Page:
Ålesund Mosaics (click to see large version)
If one wants a perfect result on a mosaic like this, it takes some planning before shooting: the camera should be on a tripod, you should use a number of fixed positions (for example 3 steps to get a panorama), the ISO should be the same on all shots and also the focal length. Since I didn’t plan this at all, but just wanted to experiment and have fun with the photos that I had available, I can reveal to you that if you’re looking for perfection in this mosaic, you’ll find a lot of errors like parts that are skewed, repeating tiles, weird geometry etc, etc. These are the settings for the different shots:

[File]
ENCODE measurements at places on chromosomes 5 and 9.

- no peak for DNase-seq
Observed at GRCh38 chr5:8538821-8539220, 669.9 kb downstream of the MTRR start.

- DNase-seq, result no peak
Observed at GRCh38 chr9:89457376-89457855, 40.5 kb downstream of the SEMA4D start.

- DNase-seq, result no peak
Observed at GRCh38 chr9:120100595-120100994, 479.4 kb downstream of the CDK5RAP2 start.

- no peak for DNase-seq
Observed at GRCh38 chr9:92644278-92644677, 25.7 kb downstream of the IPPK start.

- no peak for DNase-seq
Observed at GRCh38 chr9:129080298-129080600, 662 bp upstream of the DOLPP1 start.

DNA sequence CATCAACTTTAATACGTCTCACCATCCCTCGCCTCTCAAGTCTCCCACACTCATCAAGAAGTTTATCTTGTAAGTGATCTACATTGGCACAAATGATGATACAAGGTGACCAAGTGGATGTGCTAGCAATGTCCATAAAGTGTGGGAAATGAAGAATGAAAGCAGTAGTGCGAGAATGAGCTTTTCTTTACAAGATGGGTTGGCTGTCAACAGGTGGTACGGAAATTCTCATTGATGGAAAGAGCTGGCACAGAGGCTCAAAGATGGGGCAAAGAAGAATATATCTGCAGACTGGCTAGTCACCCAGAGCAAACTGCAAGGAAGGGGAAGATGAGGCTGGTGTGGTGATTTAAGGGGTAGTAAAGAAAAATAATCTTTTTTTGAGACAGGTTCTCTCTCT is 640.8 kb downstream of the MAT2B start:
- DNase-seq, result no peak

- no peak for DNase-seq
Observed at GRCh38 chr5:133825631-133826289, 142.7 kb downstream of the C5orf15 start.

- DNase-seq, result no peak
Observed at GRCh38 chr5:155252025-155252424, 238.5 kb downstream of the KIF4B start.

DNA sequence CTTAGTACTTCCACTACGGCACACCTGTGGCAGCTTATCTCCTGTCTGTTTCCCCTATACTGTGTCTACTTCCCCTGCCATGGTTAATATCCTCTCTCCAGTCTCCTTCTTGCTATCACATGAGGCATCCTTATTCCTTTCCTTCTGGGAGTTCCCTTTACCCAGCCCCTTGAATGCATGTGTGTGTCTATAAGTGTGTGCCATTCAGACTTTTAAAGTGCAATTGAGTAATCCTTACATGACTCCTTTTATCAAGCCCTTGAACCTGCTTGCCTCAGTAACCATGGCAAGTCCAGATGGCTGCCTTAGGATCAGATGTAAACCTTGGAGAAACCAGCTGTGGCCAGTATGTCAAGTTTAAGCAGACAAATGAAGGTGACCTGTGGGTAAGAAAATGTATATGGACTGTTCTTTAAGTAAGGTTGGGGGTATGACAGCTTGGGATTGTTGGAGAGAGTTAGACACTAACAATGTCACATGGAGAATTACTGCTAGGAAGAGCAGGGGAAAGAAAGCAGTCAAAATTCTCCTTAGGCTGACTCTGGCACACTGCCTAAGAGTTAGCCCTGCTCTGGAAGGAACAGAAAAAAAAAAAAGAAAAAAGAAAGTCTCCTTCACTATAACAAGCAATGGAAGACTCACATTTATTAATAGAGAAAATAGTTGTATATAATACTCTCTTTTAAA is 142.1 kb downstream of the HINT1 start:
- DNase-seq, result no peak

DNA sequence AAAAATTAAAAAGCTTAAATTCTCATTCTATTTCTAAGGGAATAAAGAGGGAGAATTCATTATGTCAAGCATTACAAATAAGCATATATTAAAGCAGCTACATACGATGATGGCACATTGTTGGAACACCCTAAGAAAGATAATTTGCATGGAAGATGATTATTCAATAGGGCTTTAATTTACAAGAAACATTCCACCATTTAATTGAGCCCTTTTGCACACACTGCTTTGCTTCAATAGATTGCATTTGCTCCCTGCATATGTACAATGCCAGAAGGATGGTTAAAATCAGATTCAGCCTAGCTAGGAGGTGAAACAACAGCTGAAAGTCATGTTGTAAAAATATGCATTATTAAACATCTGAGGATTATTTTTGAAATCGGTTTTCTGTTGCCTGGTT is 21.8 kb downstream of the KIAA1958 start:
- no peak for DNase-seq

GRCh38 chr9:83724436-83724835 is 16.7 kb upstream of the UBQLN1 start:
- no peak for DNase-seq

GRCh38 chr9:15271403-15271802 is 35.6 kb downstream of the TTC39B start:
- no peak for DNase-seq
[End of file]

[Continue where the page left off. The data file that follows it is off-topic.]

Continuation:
5,0 sec at f/22, ISO100 / 24mm
1/30 sec at f/16, ISO 200 / 24mm
1/25 sec at f/16, ISO200 / 47mm
1/40 sec at f16, ISO200 /24mm
30,0 sec at f/11, ISO100 / 24mm
1/10 sec at f/11, ISO100 / 45mm
0,4 sec at f/22, ISO100 / 99mm
1/6 sec at f/22, ISO100 / 80mm
1/13 sec at f/14, ISO400 / 24mm
0,3 sec at f/22, ISO100 / 24mm
Here’s a gallery with some other Ålesund photos: Panoramic, HDR and Panoramic HDR.
Fake HDR, using two files.
Panoramic shot of city streets.
HDR and panoramic.
This was my entry for WordPress’ Weekly Photo Challenge: Dialogue.